Fed's Bernanke: Central Bank Could Cut Rates To Zero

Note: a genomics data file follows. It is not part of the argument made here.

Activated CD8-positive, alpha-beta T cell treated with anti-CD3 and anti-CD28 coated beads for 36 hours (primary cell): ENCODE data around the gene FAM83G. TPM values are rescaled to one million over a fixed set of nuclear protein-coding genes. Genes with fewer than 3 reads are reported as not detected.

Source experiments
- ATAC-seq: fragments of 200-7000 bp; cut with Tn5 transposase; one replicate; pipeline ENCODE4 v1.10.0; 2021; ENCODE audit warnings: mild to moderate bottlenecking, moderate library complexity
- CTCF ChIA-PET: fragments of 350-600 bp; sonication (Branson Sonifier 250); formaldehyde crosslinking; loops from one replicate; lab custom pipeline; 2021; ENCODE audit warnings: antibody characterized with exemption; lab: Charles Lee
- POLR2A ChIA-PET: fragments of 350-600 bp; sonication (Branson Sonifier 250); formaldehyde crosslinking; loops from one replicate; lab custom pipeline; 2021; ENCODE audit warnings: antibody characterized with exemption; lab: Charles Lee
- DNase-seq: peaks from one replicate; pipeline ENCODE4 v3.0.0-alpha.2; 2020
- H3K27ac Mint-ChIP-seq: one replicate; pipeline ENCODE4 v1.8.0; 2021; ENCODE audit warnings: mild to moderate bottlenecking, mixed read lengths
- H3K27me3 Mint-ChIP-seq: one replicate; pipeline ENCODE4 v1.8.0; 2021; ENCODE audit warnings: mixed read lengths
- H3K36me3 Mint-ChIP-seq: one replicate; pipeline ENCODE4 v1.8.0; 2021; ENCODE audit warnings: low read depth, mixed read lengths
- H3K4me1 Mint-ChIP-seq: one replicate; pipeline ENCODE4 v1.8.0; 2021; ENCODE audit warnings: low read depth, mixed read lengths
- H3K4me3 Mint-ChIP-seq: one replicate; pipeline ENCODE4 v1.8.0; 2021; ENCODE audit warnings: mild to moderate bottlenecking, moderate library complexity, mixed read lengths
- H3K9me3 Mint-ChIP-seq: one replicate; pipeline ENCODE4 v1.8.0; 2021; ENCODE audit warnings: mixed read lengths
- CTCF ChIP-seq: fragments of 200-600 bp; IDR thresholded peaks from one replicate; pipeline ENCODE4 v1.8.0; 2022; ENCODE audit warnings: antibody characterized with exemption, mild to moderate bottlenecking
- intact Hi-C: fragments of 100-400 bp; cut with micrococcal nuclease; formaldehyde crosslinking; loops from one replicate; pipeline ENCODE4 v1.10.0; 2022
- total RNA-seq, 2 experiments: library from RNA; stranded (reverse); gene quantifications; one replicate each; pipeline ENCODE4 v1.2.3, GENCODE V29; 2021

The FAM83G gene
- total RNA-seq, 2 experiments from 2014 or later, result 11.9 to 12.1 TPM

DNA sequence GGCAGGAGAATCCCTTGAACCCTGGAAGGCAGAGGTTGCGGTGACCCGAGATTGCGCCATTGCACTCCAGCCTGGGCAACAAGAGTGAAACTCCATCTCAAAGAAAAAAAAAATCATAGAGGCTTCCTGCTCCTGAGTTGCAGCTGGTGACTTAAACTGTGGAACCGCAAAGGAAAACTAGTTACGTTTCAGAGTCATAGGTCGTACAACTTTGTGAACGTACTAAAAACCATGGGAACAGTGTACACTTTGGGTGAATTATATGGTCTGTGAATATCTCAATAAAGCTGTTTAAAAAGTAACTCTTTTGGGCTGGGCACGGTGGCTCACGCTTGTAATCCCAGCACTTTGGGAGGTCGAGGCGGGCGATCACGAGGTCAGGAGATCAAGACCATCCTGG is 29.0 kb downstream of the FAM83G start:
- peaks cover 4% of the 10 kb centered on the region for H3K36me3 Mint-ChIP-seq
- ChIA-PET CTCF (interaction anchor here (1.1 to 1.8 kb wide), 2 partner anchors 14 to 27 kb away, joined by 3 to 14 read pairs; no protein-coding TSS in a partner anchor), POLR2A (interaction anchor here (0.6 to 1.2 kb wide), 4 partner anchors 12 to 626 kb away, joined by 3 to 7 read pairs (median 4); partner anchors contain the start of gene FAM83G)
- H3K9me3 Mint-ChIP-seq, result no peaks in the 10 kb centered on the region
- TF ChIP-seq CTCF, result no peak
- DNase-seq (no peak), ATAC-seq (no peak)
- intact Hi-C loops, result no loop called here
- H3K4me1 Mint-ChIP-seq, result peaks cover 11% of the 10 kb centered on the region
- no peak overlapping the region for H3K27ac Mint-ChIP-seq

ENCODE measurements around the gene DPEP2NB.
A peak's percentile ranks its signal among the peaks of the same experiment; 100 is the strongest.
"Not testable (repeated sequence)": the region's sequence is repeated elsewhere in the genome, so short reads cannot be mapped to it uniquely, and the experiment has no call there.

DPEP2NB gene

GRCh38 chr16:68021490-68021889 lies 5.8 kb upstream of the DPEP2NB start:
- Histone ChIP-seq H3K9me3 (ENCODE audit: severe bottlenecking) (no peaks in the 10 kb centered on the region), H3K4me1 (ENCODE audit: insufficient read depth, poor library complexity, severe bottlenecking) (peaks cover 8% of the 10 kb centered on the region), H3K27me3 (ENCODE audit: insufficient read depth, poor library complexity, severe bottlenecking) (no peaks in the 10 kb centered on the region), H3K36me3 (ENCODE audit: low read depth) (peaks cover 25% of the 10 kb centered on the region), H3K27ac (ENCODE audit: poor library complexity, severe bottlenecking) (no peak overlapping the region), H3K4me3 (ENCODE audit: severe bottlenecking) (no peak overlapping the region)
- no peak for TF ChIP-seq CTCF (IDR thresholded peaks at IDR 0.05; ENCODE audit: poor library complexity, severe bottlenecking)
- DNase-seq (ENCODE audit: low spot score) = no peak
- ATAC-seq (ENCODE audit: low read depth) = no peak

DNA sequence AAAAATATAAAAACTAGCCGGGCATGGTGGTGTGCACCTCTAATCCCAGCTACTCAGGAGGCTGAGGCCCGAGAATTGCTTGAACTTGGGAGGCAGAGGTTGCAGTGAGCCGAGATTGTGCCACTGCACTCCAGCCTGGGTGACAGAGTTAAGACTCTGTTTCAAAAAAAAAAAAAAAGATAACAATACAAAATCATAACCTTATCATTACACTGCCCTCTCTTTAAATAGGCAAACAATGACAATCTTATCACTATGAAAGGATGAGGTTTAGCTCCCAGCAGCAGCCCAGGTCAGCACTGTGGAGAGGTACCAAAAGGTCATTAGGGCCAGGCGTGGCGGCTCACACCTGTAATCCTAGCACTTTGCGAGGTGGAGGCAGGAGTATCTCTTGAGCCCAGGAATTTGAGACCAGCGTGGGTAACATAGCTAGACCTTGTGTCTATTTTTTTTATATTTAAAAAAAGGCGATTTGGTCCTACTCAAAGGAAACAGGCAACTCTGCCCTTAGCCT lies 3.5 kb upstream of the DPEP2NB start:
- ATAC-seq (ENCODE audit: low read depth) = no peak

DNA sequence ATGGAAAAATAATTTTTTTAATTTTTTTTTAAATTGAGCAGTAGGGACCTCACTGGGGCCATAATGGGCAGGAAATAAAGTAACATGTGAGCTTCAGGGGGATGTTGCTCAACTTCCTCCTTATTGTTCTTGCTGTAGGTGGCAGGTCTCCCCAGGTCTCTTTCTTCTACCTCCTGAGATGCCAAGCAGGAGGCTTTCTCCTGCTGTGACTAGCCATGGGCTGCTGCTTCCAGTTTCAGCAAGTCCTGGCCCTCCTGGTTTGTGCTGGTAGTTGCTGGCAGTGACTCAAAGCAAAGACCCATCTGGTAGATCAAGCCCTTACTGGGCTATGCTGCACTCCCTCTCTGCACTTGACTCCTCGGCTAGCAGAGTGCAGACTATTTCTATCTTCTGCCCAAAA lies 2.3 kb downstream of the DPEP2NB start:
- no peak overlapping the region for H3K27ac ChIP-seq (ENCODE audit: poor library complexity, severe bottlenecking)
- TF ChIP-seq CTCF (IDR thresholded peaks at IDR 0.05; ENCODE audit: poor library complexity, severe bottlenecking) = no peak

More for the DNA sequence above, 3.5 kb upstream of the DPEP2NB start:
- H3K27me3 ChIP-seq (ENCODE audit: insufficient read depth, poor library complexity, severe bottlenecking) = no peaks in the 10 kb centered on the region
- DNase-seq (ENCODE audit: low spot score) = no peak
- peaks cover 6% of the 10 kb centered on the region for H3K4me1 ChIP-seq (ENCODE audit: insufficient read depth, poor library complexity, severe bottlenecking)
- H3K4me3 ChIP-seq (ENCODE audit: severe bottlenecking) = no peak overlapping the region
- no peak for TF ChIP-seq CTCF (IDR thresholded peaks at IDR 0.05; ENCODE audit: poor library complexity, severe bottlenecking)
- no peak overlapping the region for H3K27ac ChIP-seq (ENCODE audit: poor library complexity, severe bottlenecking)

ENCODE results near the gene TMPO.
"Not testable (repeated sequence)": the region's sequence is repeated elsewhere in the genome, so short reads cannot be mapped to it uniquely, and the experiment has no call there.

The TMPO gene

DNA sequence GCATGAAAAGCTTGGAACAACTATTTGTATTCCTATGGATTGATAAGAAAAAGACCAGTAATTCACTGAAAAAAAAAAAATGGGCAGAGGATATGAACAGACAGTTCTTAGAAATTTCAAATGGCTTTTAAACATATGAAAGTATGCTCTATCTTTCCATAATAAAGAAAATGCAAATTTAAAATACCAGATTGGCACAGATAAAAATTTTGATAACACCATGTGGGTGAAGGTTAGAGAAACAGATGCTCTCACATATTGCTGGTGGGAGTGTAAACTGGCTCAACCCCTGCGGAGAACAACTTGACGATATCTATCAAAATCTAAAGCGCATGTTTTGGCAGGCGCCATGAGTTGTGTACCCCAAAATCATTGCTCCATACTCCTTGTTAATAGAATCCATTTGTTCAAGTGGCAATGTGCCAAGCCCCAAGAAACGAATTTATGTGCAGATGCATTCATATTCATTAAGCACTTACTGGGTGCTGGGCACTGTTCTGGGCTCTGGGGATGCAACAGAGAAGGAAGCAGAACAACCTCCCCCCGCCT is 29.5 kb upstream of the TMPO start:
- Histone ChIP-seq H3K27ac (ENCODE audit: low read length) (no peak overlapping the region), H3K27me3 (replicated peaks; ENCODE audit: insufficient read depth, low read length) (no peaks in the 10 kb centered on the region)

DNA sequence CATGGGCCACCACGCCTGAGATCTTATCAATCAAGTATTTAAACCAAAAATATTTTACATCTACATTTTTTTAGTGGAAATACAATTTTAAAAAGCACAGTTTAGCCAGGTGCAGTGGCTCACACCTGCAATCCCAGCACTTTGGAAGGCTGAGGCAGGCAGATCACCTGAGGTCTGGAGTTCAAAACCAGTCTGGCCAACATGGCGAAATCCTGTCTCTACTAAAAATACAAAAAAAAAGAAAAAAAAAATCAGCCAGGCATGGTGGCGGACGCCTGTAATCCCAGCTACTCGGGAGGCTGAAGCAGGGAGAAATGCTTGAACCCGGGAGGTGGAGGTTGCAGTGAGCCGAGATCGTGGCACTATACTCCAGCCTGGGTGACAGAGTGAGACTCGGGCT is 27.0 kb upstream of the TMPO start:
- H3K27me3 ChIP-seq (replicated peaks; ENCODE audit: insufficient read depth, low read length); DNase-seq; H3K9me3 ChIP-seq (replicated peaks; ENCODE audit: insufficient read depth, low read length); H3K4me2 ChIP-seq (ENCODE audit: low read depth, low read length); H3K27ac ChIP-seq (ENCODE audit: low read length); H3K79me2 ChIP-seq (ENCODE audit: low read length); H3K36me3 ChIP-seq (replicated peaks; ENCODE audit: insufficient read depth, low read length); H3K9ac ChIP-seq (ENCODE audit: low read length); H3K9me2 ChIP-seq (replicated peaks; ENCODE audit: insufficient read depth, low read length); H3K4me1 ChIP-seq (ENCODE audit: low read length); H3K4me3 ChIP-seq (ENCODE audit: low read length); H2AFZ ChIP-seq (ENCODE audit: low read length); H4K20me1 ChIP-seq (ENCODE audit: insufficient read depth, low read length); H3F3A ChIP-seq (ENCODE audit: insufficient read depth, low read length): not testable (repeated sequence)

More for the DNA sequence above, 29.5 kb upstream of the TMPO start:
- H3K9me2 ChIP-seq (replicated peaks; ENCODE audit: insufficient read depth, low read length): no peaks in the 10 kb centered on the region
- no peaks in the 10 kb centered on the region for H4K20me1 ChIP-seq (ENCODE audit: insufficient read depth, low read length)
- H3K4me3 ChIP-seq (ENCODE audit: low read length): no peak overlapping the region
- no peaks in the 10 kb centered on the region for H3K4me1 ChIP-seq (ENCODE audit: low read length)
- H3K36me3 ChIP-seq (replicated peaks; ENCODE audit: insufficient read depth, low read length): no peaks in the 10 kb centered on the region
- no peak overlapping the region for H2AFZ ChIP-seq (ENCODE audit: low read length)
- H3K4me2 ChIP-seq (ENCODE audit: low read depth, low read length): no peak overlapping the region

By Agence France-Presse The Federal Reserve should be prepared to cut rates to zero if the economy needs an extra jolt, a Fed governor said July 23. "We should be willing to cut the funds rate to zero, should that prove necessary to provide the required support to the economy," Federal Reserve Board Governor Ben Bernanke said in remarks prepared for a speech at the University of California in San Diego. Bernanke, who has a reputation as a watchdog on deflation, said the risk of weakening prices now outweighs the risk of inflation, and that as a result, the Fed is more likely to cut than raise interest rates. "Hence, monetary ease appears to be indicated for a considerable period," Bernanke said, adding that "keeping the funds rate target at or near its current level for an extended period may be sufficient." The Federal Open Market Committee (FOMC) trimmed the federal funds target last month by a quarter of a percentage point to a 1958 low of 1% to stave off deflation and boost growth. Bernanke said that because of substantial amounts of excess capacity in the economy, the Fed should be mindful of continued low inflation. "Even if the economy recovers smartly for the rest of this year and next, the ongoing slack in the economy may still lead to continuing disinflation," Bernanke said, adding "stable expectations of inflation and the recent weakening of the dollar may help to offset that tendency." Bernanke said he sees the core rate of inflation falling to 0.7%, from the current 1.2%, by the end of next year. Copyright Agence France-Presse, 2003

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